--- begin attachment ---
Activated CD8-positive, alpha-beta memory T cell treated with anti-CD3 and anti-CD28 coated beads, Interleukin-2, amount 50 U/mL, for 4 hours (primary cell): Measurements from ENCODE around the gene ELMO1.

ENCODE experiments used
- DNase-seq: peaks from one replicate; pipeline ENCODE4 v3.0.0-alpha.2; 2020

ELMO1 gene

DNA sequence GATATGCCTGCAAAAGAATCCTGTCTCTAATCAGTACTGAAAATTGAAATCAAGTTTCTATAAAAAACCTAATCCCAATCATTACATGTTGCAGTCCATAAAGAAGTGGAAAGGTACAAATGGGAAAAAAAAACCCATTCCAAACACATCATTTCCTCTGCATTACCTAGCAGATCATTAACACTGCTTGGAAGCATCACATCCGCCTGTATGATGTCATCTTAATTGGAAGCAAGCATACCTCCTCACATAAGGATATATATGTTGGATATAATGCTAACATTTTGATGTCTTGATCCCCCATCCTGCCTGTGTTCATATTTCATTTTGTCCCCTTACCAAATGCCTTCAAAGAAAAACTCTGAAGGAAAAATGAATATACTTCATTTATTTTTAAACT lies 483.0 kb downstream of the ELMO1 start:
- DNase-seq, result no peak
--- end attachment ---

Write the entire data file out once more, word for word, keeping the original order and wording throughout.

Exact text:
Activated CD8-positive, alpha-beta memory T cell treated with anti-CD3 and anti-CD28 coated beads, Interleukin-2, amount 50 U/mL, for 4 hours (primary cell): Measurements from ENCODE around the gene ELMO1.

ENCODE experiments used
- DNase-seq: peaks from one replicate; pipeline ENCODE4 v3.0.0-alpha.2; 2020

ELMO1 gene

DNA sequence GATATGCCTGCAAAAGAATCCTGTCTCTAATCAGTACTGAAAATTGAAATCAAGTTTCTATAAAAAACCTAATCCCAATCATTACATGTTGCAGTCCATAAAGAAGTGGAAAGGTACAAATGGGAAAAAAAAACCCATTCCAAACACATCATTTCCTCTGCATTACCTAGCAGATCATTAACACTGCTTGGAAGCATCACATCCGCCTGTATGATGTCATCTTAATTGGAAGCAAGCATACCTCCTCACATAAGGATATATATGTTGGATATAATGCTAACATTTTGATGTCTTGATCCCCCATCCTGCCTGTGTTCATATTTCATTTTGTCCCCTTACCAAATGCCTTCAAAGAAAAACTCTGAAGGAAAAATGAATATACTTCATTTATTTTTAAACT lies 483.0 kb downstream of the ELMO1 start:
- DNase-seq, result no peak